Nausea and vomiting are among the most common adverse side effects of chemotherapy. In fact, some drugs induce such severe nausea and vomiting that some patients can’t tolerate it all. Now researchers from Sanford Health say that a common antipsychotic drug reduces and may even prevent this nasty side effect in patients undergoing chemotherapy. The discovery
could be a game-changer in the quality of life for these patients.
"We've long known the nausea and vomiting that come along with chemotherapy are a major problem and affect the quality of life of our patients," said Steven Powell, co-author of the study. Among the chemotherapy drugs that have the highest likelihood of causing nausea and vomiting are commonly prescribed ones like cisplatin (Platinol), doxorubicin (Adriamycin), and etoposide (Etopophos).
The drug is known as olanzapine (Zyprexa), and was first approved by the Food and Drug Administration in early 2000 for the treatment of bipolar I disorder, and for schizophrenia. The drug is a dopamine antagonist with a structure similar to clozapine, another atypical antipsychotic used to treat schizophrenia.
Previous clinical trials (Phase I and II) with olanzapine already showed that the drug was safe and efficacious at controlling chemotherapy-induced nausea and vomiting (CINV). The current trial tested whether olanzapine would truly benefit patients. In this study, the Sanford team followed 380 patients undergoing chemotherapy. About half of the patients (192) were paired with olanzapine, while the other half (188) were paired with a placebo treatment.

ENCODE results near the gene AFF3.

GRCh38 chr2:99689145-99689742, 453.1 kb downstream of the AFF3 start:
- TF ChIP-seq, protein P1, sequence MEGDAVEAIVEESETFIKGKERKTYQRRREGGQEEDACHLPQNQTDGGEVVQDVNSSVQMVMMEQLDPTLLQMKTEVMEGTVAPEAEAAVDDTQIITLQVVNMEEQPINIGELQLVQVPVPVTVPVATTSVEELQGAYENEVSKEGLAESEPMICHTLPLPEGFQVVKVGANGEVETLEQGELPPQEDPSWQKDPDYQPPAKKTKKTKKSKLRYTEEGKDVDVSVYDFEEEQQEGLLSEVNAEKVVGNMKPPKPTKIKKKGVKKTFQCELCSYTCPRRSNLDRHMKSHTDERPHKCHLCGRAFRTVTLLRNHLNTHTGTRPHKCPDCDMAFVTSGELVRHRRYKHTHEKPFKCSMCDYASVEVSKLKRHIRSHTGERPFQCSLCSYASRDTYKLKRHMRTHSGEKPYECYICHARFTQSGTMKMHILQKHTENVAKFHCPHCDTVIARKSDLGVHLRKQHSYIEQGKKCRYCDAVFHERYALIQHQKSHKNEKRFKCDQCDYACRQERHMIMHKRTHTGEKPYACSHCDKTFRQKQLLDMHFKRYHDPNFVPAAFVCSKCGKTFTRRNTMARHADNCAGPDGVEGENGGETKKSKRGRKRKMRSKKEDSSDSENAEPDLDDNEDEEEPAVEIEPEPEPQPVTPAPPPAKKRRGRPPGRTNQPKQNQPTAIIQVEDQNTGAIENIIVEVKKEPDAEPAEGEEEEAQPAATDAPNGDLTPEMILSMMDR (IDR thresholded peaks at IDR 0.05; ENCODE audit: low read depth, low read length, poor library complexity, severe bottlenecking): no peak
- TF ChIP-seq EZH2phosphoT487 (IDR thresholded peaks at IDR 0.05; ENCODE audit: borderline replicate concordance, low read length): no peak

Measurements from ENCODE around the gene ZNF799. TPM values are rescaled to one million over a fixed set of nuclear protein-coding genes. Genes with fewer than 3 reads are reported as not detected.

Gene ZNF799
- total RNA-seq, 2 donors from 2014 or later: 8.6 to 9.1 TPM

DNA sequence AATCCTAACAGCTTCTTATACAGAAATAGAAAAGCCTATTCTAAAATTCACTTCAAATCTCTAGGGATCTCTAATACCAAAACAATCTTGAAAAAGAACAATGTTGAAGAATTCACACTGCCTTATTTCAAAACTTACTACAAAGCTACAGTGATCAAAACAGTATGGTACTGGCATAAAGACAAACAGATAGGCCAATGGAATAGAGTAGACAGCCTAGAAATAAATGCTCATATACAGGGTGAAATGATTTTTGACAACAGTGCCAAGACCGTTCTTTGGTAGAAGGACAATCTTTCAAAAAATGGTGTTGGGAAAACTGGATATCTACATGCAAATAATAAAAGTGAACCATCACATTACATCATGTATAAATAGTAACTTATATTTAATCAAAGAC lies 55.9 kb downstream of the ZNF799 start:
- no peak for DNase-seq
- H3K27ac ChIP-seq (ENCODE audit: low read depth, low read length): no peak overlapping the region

Within 24 hours after chemotherapy, the team reported that 74 percent of patients given olanzapine had no nausea or vomiting. By contrast, only about half of the placebo group reported the same outcome. Furthermore, the antiemetic benefits of olanzapine appeared to be sustained. When researchers analyzed patients at between days 1-5, and at day 5, the olanzapine group still fared better in terms of preventing nausea and vomiting.
The team reported no grade 5 toxic effects, though some patients in the olanzapine group had increased sedation on day 2.
“Olanzapine, as compared with placebo, significantly improved nausea prevention, as well as the complete-response rate, among previously untreated patients who were receiving highly emetogenic chemotherapy,” the researchers wrote in their study
The encouraging results from this trial, along with the fact that the drug is already FDA-approved could mean olanzapine may come to the chemotherapy clinic soon. Even more promising is that the first generic olanzapine
was approved in 2011, which means chemotherapy patients can reduce nausea side effects at reduced costs. "The findings of this study, fortunately, provide physicians with a tool to better address the needs of those they are treating for cancer," said Powell.
Additional source: Sanford Health press release